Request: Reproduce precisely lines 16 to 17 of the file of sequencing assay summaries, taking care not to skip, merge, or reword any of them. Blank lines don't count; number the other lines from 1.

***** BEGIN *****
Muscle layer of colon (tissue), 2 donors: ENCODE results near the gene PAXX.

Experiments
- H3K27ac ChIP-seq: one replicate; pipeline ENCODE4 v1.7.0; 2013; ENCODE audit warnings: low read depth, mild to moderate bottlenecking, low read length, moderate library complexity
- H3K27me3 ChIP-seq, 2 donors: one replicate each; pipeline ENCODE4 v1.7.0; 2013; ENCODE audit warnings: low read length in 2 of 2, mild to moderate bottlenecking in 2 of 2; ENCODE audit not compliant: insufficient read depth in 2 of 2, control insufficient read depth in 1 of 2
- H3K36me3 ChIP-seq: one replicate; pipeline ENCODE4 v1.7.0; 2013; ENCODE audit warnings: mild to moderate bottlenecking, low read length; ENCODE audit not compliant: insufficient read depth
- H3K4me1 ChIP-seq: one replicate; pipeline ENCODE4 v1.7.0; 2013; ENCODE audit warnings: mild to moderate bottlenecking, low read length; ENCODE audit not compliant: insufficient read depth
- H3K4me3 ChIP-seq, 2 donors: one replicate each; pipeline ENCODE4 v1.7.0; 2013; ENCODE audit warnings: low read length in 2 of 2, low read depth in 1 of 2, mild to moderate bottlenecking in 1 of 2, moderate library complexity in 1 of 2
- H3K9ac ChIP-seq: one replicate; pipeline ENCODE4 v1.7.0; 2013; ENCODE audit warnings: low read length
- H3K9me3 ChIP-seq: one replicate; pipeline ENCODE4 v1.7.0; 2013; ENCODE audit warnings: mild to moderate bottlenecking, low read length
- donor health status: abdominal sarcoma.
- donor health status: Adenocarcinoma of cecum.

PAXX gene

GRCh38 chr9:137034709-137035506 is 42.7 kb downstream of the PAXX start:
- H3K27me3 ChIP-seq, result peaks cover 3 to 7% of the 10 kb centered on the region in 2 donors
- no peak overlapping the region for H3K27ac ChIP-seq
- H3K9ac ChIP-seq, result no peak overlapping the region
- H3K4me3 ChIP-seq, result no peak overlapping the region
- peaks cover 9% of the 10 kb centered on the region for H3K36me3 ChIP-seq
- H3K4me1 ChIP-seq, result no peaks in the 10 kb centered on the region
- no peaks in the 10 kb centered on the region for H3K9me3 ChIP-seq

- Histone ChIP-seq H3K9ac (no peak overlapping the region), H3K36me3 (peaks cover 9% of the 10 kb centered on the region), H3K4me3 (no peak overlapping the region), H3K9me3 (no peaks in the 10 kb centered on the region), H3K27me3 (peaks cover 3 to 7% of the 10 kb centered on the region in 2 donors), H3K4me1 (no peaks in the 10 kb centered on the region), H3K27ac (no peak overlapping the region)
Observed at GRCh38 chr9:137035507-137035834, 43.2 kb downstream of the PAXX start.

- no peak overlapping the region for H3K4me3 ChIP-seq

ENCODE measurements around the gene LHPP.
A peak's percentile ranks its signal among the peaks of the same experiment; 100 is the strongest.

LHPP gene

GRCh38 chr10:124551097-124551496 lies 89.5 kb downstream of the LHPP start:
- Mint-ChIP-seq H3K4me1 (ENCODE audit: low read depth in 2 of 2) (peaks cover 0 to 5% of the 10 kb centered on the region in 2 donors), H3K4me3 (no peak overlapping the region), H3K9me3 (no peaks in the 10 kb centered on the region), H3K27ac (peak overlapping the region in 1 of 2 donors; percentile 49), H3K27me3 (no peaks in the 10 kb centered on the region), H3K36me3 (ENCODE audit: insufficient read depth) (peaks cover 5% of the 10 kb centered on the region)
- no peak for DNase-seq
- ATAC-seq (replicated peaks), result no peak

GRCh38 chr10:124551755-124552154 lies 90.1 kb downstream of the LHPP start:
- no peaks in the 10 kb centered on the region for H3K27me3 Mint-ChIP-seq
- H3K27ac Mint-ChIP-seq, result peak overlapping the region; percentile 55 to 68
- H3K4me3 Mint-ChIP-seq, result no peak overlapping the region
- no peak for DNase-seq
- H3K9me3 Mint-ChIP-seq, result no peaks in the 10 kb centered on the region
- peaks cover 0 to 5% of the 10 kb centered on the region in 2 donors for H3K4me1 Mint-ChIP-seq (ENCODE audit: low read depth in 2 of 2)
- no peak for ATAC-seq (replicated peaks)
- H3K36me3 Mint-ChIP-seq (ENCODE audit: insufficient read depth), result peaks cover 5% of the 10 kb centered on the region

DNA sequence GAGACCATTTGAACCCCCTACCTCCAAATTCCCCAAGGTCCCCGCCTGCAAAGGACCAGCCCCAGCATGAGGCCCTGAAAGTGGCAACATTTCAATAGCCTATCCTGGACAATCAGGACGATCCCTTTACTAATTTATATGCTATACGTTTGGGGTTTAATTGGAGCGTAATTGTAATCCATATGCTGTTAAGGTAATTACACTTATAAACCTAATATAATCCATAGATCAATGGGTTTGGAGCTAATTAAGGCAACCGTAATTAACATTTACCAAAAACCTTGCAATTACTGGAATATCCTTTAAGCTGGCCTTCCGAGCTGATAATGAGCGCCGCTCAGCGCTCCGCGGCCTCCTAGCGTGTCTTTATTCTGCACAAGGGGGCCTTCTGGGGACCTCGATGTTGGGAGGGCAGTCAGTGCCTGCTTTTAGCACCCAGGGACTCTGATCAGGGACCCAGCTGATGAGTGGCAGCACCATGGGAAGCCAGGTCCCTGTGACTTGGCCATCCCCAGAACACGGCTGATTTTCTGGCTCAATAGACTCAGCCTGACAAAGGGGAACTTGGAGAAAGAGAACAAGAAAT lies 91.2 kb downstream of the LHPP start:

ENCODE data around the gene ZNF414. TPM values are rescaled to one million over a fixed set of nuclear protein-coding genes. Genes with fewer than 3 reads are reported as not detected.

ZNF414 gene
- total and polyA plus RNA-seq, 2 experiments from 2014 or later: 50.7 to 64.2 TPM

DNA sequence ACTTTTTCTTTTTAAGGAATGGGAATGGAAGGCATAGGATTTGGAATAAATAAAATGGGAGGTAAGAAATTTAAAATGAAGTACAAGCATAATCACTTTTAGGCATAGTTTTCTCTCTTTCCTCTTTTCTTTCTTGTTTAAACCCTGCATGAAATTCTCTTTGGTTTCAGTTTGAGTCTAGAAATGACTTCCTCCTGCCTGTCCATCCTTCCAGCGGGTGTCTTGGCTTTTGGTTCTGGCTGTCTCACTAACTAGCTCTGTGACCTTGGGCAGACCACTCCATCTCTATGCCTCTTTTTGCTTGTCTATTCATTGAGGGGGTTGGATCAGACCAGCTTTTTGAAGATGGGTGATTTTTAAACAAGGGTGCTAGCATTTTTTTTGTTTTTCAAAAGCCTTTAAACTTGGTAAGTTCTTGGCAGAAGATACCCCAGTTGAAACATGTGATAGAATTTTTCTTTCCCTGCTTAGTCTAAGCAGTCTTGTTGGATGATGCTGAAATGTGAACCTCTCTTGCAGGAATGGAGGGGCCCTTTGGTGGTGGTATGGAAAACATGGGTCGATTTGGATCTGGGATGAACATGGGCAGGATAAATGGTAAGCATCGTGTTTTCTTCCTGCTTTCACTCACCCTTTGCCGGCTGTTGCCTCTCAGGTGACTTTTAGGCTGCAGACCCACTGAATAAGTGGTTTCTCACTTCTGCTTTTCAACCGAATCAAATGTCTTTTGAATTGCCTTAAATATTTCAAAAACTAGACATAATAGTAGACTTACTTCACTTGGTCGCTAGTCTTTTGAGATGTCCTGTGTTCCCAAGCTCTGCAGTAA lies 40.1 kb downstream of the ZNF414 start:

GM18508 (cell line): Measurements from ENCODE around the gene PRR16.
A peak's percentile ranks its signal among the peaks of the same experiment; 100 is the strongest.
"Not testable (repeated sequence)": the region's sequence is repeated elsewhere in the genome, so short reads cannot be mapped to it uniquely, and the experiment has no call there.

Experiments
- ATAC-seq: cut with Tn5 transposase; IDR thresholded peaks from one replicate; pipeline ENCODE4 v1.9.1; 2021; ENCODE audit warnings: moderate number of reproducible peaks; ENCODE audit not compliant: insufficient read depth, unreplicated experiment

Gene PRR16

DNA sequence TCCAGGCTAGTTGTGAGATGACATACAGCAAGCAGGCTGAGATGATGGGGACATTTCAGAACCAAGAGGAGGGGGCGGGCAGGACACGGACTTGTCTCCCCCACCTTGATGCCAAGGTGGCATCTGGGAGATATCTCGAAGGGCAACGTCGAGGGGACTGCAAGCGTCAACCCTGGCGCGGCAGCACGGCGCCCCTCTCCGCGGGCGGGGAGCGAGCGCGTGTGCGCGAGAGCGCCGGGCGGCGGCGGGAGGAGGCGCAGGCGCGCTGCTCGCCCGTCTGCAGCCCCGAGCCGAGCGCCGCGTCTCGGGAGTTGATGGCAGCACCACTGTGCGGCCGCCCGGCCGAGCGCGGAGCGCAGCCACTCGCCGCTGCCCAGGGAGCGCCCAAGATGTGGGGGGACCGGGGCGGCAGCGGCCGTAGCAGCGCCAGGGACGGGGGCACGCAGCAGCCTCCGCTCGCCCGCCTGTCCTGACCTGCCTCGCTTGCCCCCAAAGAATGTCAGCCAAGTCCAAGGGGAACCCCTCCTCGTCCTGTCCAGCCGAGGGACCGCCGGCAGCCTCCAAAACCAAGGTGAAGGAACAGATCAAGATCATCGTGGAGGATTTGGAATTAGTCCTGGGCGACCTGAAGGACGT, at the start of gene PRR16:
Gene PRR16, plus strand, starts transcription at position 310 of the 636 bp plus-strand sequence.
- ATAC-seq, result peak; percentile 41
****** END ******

- H3K9ac ChIP-seq, result no peak overlapping the region
- H3K4me3 ChIP-seq, result no peak overlapping the region